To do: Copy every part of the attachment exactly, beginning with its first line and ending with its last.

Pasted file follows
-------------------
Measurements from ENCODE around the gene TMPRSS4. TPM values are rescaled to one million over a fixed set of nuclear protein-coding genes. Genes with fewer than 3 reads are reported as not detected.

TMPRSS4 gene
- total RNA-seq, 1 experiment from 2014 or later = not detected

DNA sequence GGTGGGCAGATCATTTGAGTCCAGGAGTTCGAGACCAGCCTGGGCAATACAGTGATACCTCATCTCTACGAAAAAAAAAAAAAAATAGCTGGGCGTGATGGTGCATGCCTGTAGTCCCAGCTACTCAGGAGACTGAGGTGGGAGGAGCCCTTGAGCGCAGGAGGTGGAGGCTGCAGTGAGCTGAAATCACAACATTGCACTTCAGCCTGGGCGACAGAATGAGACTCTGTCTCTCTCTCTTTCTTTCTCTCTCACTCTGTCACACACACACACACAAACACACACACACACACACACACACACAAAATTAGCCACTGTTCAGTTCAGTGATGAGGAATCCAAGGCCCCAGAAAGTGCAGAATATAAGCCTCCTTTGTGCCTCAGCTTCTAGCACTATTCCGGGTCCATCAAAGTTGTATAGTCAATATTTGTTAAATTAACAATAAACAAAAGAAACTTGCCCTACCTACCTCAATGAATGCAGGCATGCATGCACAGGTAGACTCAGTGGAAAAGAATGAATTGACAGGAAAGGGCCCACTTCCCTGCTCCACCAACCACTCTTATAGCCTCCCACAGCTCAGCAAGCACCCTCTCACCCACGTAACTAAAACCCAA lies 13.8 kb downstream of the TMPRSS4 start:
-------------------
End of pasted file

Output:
Measurements from ENCODE around the gene TMPRSS4. TPM values are rescaled to one million over a fixed set of nuclear protein-coding genes. Genes with fewer than 3 reads are reported as not detected.

TMPRSS4 gene
- total RNA-seq, 1 experiment from 2014 or later = not detected

DNA sequence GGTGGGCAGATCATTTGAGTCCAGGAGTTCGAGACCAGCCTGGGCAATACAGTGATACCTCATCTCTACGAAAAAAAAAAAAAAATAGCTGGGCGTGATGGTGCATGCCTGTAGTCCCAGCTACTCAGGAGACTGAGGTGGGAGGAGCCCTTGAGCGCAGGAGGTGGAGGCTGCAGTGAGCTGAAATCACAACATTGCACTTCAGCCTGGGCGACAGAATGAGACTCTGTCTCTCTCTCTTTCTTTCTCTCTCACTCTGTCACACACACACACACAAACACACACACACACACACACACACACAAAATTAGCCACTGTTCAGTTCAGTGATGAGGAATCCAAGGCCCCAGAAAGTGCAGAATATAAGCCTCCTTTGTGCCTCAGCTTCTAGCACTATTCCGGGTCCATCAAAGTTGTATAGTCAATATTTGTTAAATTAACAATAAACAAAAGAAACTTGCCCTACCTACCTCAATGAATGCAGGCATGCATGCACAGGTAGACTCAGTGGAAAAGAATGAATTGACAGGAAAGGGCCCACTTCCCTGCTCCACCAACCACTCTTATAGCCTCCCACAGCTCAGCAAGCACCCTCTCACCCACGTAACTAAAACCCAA lies 13.8 kb downstream of the TMPRSS4 start: